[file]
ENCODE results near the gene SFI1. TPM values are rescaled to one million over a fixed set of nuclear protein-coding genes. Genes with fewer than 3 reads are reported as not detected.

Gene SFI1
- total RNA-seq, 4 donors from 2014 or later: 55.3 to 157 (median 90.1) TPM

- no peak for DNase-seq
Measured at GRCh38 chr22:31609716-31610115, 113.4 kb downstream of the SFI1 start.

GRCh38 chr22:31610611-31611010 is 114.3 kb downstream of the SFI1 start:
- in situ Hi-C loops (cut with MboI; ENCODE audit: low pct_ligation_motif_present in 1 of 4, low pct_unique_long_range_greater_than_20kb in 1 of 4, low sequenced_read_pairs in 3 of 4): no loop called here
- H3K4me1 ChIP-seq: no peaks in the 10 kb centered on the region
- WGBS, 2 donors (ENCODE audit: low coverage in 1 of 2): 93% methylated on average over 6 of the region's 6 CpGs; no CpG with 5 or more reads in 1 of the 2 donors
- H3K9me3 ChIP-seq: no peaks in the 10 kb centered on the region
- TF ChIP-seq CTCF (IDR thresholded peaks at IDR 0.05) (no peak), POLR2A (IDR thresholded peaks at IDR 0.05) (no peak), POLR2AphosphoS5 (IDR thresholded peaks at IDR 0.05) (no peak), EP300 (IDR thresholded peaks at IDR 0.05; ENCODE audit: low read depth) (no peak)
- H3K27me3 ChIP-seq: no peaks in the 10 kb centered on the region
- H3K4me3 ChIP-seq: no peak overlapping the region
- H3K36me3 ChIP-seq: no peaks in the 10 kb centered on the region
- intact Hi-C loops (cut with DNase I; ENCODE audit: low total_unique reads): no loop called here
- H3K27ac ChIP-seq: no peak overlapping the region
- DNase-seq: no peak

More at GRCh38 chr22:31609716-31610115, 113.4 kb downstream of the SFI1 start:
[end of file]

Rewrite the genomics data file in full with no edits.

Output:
ENCODE results near the gene SFI1. TPM values are rescaled to one million over a fixed set of nuclear protein-coding genes. Genes with fewer than 3 reads are reported as not detected.

Gene SFI1
- total RNA-seq, 4 donors from 2014 or later: 55.3 to 157 (median 90.1) TPM

- no peak for DNase-seq
Measured at GRCh38 chr22:31609716-31610115, 113.4 kb downstream of the SFI1 start.

GRCh38 chr22:31610611-31611010 is 114.3 kb downstream of the SFI1 start:
- in situ Hi-C loops (cut with MboI; ENCODE audit: low pct_ligation_motif_present in 1 of 4, low pct_unique_long_range_greater_than_20kb in 1 of 4, low sequenced_read_pairs in 3 of 4): no loop called here
- H3K4me1 ChIP-seq: no peaks in the 10 kb centered on the region
- WGBS, 2 donors (ENCODE audit: low coverage in 1 of 2): 93% methylated on average over 6 of the region's 6 CpGs; no CpG with 5 or more reads in 1 of the 2 donors
- H3K9me3 ChIP-seq: no peaks in the 10 kb centered on the region
- TF ChIP-seq CTCF (IDR thresholded peaks at IDR 0.05) (no peak), POLR2A (IDR thresholded peaks at IDR 0.05) (no peak), POLR2AphosphoS5 (IDR thresholded peaks at IDR 0.05) (no peak), EP300 (IDR thresholded peaks at IDR 0.05; ENCODE audit: low read depth) (no peak)
- H3K27me3 ChIP-seq: no peaks in the 10 kb centered on the region
- H3K4me3 ChIP-seq: no peak overlapping the region
- H3K36me3 ChIP-seq: no peaks in the 10 kb centered on the region
- intact Hi-C loops (cut with DNase I; ENCODE audit: low total_unique reads): no loop called here
- H3K27ac ChIP-seq: no peak overlapping the region
- DNase-seq: no peak

More at GRCh38 chr22:31609716-31610115, 113.4 kb downstream of the SFI1 start: